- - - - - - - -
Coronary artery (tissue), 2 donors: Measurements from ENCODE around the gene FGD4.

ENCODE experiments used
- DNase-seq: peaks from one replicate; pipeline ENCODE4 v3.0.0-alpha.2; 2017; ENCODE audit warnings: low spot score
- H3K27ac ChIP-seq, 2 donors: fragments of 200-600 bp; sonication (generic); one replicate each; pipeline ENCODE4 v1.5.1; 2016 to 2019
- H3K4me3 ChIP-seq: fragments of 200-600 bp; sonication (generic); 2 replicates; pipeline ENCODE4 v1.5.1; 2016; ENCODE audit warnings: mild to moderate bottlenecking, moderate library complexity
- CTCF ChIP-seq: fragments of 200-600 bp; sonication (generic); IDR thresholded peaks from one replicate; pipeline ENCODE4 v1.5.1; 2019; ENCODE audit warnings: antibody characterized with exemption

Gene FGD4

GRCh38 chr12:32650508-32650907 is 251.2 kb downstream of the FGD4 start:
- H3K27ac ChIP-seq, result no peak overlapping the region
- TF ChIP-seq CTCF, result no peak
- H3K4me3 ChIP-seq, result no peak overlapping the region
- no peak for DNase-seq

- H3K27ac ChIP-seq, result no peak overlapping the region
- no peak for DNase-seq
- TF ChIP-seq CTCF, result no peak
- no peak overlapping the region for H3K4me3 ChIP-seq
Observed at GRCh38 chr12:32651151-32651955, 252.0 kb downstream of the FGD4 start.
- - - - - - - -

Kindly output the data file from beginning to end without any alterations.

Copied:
Coronary artery (tissue), 2 donors: Measurements from ENCODE around the gene FGD4.

ENCODE experiments used
- DNase-seq: peaks from one replicate; pipeline ENCODE4 v3.0.0-alpha.2; 2017; ENCODE audit warnings: low spot score
- H3K27ac ChIP-seq, 2 donors: fragments of 200-600 bp; sonication (generic); one replicate each; pipeline ENCODE4 v1.5.1; 2016 to 2019
- H3K4me3 ChIP-seq: fragments of 200-600 bp; sonication (generic); 2 replicates; pipeline ENCODE4 v1.5.1; 2016; ENCODE audit warnings: mild to moderate bottlenecking, moderate library complexity
- CTCF ChIP-seq: fragments of 200-600 bp; sonication (generic); IDR thresholded peaks from one replicate; pipeline ENCODE4 v1.5.1; 2019; ENCODE audit warnings: antibody characterized with exemption

Gene FGD4

GRCh38 chr12:32650508-32650907 is 251.2 kb downstream of the FGD4 start:
- H3K27ac ChIP-seq, result no peak overlapping the region
- TF ChIP-seq CTCF, result no peak
- H3K4me3 ChIP-seq, result no peak overlapping the region
- no peak for DNase-seq

- H3K27ac ChIP-seq, result no peak overlapping the region
- no peak for DNase-seq
- TF ChIP-seq CTCF, result no peak
- no peak overlapping the region for H3K4me3 ChIP-seq
Observed at GRCh38 chr12:32651151-32651955, 252.0 kb downstream of the FGD4 start.